We stayed at the Blowing Springs RV Park in Bella Vista, Arkansas, a few miles north of Bentonville. This area of northwest Arkansas, the Ozarks, is graced with green oak and hickory forests surrounding beautiful lakes. We visited the nearby Lake Ann and were impressed with the waterfall below the dam on Pinion Creek. We then hiked the two-mile Tanyard Creek Nature Trail, located a mile west of Bella Vista’s Town Center, that has a waterfall from runoff from Windsor Lake. Multiple signs explain the history of this area and pointed out many of the plants and trees. I liked the sign that identified the crown vetch, a blooming wildflower along part of the trail. From our campground, the next morning we hiked the two-mile Blowing Springs Trail. We encountered a deer on this shady loop trail.

Walton's 5-10

Walton’s 5-10

Our visit to Bentonville was particularly timely. First, the city celebrates First Fridays from April to November. A large crowd gathered to celebrate June’s First Friday “Art & Culinary” theme. This also happened to be the weekend when Walmart stock holders meet in Bentonville. The Walton Museum, located in the Walton’s original 5&10 on the Bentonville Square, was open and gave us a good introduction to this company. After dinner at a local restaurant, we listened to music by the Downtown Livewires.

Turquoise Reeds& Ozark Fiori

Neodymium Reeds on Logs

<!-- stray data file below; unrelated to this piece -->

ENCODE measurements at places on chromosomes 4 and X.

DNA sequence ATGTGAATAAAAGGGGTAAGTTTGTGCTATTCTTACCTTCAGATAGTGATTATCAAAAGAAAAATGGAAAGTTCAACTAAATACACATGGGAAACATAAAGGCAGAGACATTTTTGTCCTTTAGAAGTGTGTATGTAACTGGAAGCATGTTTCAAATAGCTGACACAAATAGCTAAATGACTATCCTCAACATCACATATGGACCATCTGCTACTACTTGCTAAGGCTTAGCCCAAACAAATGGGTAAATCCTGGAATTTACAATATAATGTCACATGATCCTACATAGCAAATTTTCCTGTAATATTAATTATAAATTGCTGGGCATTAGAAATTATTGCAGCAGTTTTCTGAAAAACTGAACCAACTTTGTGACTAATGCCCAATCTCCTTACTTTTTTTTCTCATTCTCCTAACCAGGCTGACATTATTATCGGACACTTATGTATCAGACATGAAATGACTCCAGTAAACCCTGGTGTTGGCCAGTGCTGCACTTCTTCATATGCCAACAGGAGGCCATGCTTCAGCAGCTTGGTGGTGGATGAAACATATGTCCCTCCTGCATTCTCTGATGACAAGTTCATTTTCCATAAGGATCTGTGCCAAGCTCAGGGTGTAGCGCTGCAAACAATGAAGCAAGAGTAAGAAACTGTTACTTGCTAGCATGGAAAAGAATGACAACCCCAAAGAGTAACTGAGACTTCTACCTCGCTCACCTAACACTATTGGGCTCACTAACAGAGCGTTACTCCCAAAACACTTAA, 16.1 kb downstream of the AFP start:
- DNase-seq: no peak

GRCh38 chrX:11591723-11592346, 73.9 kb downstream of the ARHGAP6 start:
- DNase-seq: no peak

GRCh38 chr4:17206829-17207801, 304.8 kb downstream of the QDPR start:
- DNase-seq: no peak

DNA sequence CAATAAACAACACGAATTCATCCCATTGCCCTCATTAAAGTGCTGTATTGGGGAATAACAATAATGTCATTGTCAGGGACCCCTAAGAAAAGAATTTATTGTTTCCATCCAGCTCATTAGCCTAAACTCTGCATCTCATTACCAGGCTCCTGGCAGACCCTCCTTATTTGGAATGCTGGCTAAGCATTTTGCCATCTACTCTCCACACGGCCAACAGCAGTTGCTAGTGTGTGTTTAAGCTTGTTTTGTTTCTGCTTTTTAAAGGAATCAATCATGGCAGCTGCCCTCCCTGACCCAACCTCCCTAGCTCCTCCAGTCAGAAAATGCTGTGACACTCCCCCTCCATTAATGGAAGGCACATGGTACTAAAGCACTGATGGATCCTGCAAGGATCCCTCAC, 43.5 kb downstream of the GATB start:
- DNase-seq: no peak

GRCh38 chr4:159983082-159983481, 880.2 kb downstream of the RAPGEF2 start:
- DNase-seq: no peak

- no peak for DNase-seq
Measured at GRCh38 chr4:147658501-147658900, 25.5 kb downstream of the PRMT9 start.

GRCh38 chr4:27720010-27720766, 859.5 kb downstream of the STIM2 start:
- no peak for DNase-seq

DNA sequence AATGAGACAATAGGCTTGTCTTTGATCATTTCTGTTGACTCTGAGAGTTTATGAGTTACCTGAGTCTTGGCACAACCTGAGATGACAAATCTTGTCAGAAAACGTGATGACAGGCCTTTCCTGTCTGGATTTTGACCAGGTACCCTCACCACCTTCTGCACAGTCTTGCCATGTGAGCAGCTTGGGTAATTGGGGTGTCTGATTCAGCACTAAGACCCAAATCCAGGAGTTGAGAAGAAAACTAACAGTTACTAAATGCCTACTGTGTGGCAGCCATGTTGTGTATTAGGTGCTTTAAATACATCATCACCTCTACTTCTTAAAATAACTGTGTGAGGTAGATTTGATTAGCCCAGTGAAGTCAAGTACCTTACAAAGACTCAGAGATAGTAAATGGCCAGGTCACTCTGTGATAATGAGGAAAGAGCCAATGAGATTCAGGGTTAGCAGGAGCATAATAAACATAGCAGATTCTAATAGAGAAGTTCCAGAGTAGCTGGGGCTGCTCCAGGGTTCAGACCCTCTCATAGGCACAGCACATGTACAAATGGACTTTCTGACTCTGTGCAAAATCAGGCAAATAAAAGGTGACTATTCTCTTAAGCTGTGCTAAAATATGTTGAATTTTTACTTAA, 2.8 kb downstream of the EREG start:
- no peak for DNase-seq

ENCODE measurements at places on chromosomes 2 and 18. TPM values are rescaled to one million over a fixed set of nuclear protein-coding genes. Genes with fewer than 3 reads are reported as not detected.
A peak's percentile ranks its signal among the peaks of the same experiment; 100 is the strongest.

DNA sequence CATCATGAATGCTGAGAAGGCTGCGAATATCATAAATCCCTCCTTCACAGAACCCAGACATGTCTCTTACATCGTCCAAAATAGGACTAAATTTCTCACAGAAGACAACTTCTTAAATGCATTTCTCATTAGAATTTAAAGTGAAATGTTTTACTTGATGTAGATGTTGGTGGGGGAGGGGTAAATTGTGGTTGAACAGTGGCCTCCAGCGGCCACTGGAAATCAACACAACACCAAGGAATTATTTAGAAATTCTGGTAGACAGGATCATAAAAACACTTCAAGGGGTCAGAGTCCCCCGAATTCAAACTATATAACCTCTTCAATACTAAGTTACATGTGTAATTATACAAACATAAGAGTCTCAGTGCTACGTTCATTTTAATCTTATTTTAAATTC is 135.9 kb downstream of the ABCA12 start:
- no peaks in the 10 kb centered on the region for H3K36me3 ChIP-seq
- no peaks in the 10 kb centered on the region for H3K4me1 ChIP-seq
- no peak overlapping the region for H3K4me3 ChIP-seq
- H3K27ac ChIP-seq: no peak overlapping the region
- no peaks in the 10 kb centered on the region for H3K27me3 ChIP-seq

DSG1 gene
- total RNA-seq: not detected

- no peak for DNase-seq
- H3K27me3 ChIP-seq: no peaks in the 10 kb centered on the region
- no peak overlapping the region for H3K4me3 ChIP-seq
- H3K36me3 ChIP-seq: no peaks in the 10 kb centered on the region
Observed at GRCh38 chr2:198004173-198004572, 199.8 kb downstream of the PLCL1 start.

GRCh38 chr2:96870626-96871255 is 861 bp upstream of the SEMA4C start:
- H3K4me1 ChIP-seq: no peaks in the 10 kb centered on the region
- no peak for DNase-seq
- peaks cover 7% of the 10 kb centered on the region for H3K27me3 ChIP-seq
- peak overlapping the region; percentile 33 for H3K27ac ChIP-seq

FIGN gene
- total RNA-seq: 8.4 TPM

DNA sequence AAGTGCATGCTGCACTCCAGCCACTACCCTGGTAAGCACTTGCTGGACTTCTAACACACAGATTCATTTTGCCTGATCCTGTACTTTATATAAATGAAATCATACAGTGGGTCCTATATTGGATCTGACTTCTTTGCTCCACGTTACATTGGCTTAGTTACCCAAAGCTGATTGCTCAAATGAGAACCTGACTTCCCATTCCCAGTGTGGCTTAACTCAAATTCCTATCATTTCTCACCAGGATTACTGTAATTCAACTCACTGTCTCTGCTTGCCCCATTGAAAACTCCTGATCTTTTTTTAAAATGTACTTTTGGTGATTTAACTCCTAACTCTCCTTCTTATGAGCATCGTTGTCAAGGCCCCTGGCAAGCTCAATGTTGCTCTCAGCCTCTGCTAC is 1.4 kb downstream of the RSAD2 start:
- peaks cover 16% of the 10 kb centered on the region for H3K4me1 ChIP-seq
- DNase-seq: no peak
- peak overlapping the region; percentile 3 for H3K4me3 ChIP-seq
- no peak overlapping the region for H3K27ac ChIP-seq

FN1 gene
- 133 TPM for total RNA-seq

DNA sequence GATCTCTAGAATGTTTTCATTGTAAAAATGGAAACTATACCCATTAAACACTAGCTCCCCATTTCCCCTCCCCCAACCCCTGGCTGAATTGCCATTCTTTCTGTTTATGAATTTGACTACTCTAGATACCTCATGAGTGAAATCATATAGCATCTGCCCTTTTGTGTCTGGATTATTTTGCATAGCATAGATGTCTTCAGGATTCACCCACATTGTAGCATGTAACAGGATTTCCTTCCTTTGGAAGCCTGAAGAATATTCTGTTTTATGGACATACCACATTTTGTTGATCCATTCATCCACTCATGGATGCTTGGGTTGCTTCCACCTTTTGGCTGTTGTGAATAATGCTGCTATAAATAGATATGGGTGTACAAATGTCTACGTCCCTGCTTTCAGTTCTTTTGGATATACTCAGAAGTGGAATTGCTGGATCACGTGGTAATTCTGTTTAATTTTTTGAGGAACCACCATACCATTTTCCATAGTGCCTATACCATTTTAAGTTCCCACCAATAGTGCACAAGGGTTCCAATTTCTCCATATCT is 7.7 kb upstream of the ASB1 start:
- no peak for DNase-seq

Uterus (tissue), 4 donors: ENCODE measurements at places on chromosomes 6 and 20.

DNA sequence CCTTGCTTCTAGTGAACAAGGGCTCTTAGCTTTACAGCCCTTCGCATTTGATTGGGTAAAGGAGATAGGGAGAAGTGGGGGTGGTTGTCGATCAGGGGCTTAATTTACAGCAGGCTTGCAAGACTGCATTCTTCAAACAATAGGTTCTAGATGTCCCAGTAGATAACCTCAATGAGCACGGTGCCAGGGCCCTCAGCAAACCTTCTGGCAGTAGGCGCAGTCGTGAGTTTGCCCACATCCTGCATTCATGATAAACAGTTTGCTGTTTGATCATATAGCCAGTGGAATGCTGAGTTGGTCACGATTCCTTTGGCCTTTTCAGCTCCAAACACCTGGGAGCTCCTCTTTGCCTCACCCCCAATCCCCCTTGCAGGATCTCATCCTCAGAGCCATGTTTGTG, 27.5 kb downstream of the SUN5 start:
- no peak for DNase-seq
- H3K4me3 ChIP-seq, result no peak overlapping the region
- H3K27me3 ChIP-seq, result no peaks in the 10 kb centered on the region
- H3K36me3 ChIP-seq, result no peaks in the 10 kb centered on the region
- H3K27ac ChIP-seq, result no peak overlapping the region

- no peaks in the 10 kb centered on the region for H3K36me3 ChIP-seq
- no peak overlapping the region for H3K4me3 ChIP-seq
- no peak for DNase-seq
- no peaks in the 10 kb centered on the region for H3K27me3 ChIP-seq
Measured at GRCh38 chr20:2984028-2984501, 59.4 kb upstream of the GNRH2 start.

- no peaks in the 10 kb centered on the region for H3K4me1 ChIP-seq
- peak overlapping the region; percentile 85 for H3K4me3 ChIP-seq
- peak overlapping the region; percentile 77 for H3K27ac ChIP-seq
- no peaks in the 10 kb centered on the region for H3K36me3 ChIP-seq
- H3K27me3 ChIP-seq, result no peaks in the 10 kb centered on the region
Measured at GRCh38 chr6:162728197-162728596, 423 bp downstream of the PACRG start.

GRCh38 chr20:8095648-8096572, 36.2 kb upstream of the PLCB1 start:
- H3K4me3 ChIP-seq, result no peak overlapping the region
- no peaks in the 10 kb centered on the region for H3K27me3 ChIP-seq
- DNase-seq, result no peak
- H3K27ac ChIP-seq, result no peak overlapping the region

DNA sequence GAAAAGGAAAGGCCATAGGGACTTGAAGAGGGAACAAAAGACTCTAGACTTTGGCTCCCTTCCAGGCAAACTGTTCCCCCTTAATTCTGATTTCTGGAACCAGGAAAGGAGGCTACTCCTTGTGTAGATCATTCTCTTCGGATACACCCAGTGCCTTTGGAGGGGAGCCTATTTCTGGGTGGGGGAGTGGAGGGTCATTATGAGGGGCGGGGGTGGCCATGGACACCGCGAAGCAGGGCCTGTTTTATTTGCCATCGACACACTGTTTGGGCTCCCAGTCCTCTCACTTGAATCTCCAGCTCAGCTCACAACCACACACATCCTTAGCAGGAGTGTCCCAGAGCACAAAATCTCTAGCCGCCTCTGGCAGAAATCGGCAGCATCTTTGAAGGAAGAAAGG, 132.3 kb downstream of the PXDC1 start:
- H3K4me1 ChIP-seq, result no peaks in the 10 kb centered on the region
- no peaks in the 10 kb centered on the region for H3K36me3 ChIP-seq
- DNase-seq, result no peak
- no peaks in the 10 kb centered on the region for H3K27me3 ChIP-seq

The main reason for our stop was to visit Crystal Bridges. It was most fortuitous that we happened on the opening of their “Chihuly: In the Gallery and In the Forest.” The forest component of the exhibit was similar to what I had previously seen in Columbus and Phoenix, although I especially liked “Neodymium Reeds on Logs”. The indoor exhibit, however, was much more comprehensive than anything I had previously experienced. A large wall covered with American Indian trade blankets introduced visitors to Chihuly’s early collecting and interest in cylindrical vessels inspired by Native American textiles including his weaving with fused glass. “Fire Orange Baskets” illustrate Chihuly’s continuing fascination of freeing glass from its traditional restrictions of symmetry. “Rotolo” pushes the boundaries of glass by creating long, intricate spirals of curving, clear forms rising from a central core. “Winter Brilliance” represents a window display of ice sculptures constantly transformed by changing colors. Chihuly arranged his “Calendula Persians” in a cascade formation. “Venetians” represents a variety of vases with unusual shapes, form, and texture. Combining painting and sculpture, “Glass on Glass,” displays dynamic, multidimensional paintings in color, light, and glass. Edward S. Curtis photogravures, an image produced from a photographic negative transferred to a metal plate and etched in to produce a high-quality print, were interspersed with Tabac baskets and Northwest coast Indian baskets before one exits the indoor exhibit. We enjoyed lunch at the museum’s restaurant, Eleven, while watching it rain outside. The curves of the roof structures allowed rain to naturally flow to water elements around the buildings. I was also attracted to the reflectivity of “Hanging Heart” a large hanging sculpture above our lunch table by Jeff Koons. After lunch, the rain took a break while we walked through the forest to see the outdoor Chihuly installations. My favorites include “Turquoise Reeds & Ozark Fiori,” “Neodymium Reeds on Logs,” “Belugas,” “Red Reeds,” and “Fiori Boat.” The Crystal Bridges collection itself focuses on American art. In the section documenting Native Americans I admired “The Old Arrow Maker,” an 1872 sculpture by Edmonia Lewis, daughter of a Chippewa mother and an African American father, who attended Oberlin College. We took note of Andy Warhol’s “Coca-Cola (3)” with special interest after learning about the bottling of the beverage in Vicksburg. The most unusual art work, “Untitled” by Felix Gonzalez-Torres, offered visitors an individually wrapped green candy from 50 pounds of candies spread out on the floor. Other art works that I especially liked include “Atala and Chactas” by Randolph Rogers, “Sappho” by William Wetmore Story, “Abstraction” by Georgia O’Keefe, “Untitled” by Ruth Asawa a Japanese-American who was interned in the Arkansas Rohwer War Relocation Center, “Greyhounds” by William Hunt Diederich, “Walking to Boras” by Jim Dine, “Old Self: Portrait of the Artist as He Will (Not) Be – Variation #2” by Evan Penny, “Cube” by Alvin Loving, “Au Café (Synchrony): by Stanton Macdonald-Wright, and “Divinity Lotus” by Agnes Pelton. The Chihuly exhibit will be at Crustal Bridges until August 14th.